Overwatch League May Melee Tournament Has Concluded
The much-awaited Overwatch League May Melee has officially concluded! To say that it was one of the most exciting and action-packed moments in OWL history would truly be an understatement. Four days and 18 matches had to transpire for two regional champions to emerge: San Francisco Shock and Shanghai Dragons.
2020 hasn’t been kind to Blizzard. Just when they started their localized, homestand experiment, the COVID-19 pandemic came out of left field and put things to a halt. The viewership numbers took a hit, their hero pool system needed a tune-up, and one of their most marketable and talented players (who also happened to be last year’s MVP and champion) decided to retire. Oh, and did we mention that “small” first-person shooter that took the world by storm — Valorant? Riot’s upcoming FPS did more damage to the Overwatch League than most people realize, and it’ll only continue causing problems as time goes on.
Still, Blizzard desperately needed a home run to keep viewers engaged and fortunately they found one with last week’s May Melee tournament. Those who were itching for some top-tier Overwatch certainly had their wishes fulfilled as we saw some of the best Overwatch of the year. It was also a welcome reminder of just how entertaining and spectacular the game can be at its best. There were no hero pools in place, teams had more than enough time to acclimate, and come up with unique strategies. With a fairly flexible meta in place, fireworks were all but guaranteed.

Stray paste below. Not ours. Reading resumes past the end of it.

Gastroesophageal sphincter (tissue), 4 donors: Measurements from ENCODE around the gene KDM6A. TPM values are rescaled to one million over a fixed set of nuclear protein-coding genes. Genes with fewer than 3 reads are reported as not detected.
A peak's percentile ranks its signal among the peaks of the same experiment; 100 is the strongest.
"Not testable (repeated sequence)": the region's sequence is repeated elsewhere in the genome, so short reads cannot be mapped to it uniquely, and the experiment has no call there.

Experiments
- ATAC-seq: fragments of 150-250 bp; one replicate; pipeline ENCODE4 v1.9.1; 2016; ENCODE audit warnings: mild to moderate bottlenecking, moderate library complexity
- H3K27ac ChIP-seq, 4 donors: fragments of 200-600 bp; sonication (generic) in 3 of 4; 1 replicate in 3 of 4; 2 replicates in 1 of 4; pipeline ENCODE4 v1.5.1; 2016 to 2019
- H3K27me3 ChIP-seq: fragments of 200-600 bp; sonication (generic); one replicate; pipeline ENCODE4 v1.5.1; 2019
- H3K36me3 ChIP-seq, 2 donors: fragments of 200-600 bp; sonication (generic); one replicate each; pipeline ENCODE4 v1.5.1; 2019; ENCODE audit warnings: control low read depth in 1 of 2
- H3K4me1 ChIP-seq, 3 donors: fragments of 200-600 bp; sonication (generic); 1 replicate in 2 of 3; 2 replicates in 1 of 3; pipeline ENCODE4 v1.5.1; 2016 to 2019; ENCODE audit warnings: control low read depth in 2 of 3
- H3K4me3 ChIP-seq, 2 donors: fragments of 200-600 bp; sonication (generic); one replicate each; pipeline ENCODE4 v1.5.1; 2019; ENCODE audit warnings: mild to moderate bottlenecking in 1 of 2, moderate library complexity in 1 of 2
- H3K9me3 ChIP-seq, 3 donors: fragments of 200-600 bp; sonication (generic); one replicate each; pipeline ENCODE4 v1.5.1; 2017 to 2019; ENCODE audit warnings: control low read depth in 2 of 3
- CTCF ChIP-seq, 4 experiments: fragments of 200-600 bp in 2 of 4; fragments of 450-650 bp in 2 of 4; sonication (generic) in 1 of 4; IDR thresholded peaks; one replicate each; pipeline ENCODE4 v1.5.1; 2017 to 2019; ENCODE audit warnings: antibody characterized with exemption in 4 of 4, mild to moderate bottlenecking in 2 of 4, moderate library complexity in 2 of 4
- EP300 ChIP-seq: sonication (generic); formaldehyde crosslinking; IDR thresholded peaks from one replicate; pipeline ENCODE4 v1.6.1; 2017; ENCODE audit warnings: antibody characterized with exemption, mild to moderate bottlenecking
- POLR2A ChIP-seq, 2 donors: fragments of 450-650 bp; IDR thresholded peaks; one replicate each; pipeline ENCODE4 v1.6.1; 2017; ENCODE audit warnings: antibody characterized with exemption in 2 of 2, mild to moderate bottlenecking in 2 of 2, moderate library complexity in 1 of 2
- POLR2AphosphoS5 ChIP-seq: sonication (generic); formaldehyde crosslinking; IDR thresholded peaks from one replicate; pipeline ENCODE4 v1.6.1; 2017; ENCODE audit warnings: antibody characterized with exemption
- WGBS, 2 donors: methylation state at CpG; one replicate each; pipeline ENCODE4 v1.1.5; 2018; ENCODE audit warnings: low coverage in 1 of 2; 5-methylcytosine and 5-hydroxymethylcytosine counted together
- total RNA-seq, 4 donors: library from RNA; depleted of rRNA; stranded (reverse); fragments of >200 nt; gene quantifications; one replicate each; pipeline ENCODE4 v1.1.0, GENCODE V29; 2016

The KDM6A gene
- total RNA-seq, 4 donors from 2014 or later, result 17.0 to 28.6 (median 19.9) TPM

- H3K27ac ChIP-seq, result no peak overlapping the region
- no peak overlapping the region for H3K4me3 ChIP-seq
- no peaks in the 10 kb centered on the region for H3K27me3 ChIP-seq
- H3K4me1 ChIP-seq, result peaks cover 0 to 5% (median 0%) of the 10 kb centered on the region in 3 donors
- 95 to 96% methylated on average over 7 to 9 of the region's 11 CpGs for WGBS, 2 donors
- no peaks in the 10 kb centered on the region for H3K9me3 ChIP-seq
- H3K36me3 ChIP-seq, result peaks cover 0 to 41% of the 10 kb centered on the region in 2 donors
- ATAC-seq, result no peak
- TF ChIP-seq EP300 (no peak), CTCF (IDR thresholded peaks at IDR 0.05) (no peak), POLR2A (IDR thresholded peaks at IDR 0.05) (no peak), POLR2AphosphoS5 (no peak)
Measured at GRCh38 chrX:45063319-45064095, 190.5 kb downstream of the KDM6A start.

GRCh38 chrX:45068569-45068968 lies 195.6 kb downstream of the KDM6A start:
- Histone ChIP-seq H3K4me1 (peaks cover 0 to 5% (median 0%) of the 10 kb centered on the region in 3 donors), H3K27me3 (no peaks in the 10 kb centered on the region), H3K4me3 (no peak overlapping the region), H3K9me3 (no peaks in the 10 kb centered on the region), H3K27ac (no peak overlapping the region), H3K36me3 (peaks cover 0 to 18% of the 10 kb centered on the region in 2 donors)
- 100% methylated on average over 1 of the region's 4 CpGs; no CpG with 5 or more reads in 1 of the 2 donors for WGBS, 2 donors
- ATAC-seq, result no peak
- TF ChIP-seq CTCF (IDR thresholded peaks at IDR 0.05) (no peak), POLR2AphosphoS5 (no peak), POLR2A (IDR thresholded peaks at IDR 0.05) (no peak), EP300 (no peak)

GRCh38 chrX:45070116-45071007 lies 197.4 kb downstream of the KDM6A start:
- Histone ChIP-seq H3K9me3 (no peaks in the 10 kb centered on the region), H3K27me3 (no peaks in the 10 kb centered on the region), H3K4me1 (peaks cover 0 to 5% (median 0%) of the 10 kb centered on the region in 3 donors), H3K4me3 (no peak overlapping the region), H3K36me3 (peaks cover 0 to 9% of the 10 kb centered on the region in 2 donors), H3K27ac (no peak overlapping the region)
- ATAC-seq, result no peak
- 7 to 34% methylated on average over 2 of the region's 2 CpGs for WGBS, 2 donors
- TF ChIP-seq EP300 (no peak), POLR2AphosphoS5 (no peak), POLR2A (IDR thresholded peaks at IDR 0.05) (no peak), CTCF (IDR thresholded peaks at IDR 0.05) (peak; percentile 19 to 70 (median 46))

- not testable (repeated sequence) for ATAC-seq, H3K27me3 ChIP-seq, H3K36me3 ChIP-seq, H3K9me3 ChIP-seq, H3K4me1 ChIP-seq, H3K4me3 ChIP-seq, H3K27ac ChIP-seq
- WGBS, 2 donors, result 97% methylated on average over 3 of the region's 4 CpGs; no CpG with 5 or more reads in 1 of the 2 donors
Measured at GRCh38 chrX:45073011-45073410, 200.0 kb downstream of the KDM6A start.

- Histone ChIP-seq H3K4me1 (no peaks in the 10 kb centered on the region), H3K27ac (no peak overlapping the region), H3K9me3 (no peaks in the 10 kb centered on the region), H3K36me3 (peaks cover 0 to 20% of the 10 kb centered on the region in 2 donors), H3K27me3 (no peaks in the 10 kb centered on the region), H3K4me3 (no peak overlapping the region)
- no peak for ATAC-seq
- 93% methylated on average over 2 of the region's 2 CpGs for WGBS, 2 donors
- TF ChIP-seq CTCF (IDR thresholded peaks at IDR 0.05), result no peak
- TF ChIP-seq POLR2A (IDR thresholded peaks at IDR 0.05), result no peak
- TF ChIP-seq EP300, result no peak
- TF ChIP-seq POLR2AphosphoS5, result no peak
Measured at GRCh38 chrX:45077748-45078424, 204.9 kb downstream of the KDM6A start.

A Big Win for Both Teams
The San Francisco Shock were the big favorites coming into the tournament and with good reason. Even though they’ve lost a couple of their incredible players, they have looked about as dominant as everyone expected. They didn’t break much of sweat against the Dallas Fuel (3-1) and Los Angeles Valiant (3-0), although the Florida Mayhem certainly gave the Shock a run for their money. The Mayhem are quite a talented, resilient bunch, and even writing such a thing evokes a strange sense of bewilderment. It wasn’t that long ago that they were one of the worst teams in the entire League. What a difference a couple of months can make! Still, they couldn’t quite compete on the Shock’s level. Despite this loss, their stock went up considerably, and their 3-2 upset win over the Philadelphia Fusion in the semifinals tells us one important thing. They’re not to be underestimated going forward.
The Shanghai Dragons, however, had a slightly harder journey en route to becoming the Asian champions. They first had to go through a very game London Spitfire (a nail-biter of a series which the Dragons barely survived), after which we saw a fairly one-sided shellacking over the fan-favorites New York Excelsior. The finals against Seoul Dynasty (a team that both dominated and was dominated upon in equal measure over the last couple of weeks) took the cake. Seoul was up three maps to zero after which came a historic turnaround. After barely beating Seoul on Junkertown, Shanghai was able to complete the reverse sweep and give us a full Best of 7 for the ages — a series that was not for the faint of heart.
Both champions will receive $40,000 for their incredible efforts. The Overwatch League will return on June 13. Blizzard will once again stage three weeks of play followed by yet another regional tournament, aptly named the June Melee. If it ends up being even half as entertaining as the one in May, we’ll be in for one heck of a ride.